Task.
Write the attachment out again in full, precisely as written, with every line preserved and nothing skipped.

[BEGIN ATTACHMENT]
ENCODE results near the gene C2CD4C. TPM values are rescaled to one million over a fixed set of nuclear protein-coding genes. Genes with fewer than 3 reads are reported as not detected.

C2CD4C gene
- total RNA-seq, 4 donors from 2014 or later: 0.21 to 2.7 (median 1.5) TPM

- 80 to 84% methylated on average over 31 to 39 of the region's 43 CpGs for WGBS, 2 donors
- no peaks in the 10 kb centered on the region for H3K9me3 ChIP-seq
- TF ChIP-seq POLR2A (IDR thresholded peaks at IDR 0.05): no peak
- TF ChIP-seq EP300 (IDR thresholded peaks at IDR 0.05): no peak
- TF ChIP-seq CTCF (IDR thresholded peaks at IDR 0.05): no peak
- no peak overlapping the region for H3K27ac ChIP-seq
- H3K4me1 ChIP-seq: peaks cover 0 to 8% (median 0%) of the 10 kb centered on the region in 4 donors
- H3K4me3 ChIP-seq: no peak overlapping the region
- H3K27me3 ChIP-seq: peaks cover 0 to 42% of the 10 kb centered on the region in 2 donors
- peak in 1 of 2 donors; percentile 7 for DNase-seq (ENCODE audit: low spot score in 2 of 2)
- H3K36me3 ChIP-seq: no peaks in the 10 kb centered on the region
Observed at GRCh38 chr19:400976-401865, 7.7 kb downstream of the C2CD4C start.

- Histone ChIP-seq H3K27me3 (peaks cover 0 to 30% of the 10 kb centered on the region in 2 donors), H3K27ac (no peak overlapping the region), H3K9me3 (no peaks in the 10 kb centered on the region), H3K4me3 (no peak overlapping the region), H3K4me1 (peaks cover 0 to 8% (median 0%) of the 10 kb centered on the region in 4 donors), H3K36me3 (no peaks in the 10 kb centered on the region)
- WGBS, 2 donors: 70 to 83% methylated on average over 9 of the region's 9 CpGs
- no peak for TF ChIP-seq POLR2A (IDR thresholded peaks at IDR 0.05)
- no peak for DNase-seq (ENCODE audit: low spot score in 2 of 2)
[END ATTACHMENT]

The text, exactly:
ENCODE results near the gene C2CD4C. TPM values are rescaled to one million over a fixed set of nuclear protein-coding genes. Genes with fewer than 3 reads are reported as not detected.

C2CD4C gene
- total RNA-seq, 4 donors from 2014 or later: 0.21 to 2.7 (median 1.5) TPM

- 80 to 84% methylated on average over 31 to 39 of the region's 43 CpGs for WGBS, 2 donors
- no peaks in the 10 kb centered on the region for H3K9me3 ChIP-seq
- TF ChIP-seq POLR2A (IDR thresholded peaks at IDR 0.05): no peak
- TF ChIP-seq EP300 (IDR thresholded peaks at IDR 0.05): no peak
- TF ChIP-seq CTCF (IDR thresholded peaks at IDR 0.05): no peak
- no peak overlapping the region for H3K27ac ChIP-seq
- H3K4me1 ChIP-seq: peaks cover 0 to 8% (median 0%) of the 10 kb centered on the region in 4 donors
- H3K4me3 ChIP-seq: no peak overlapping the region
- H3K27me3 ChIP-seq: peaks cover 0 to 42% of the 10 kb centered on the region in 2 donors
- peak in 1 of 2 donors; percentile 7 for DNase-seq (ENCODE audit: low spot score in 2 of 2)
- H3K36me3 ChIP-seq: no peaks in the 10 kb centered on the region
Observed at GRCh38 chr19:400976-401865, 7.7 kb downstream of the C2CD4C start.

- Histone ChIP-seq H3K27me3 (peaks cover 0 to 30% of the 10 kb centered on the region in 2 donors), H3K27ac (no peak overlapping the region), H3K9me3 (no peaks in the 10 kb centered on the region), H3K4me3 (no peak overlapping the region), H3K4me1 (peaks cover 0 to 8% (median 0%) of the 10 kb centered on the region in 4 donors), H3K36me3 (no peaks in the 10 kb centered on the region)
- WGBS, 2 donors: 70 to 83% methylated on average over 9 of the region's 9 CpGs
- no peak for TF ChIP-seq POLR2A (IDR thresholded peaks at IDR 0.05)
- no peak for DNase-seq (ENCODE audit: low spot score in 2 of 2)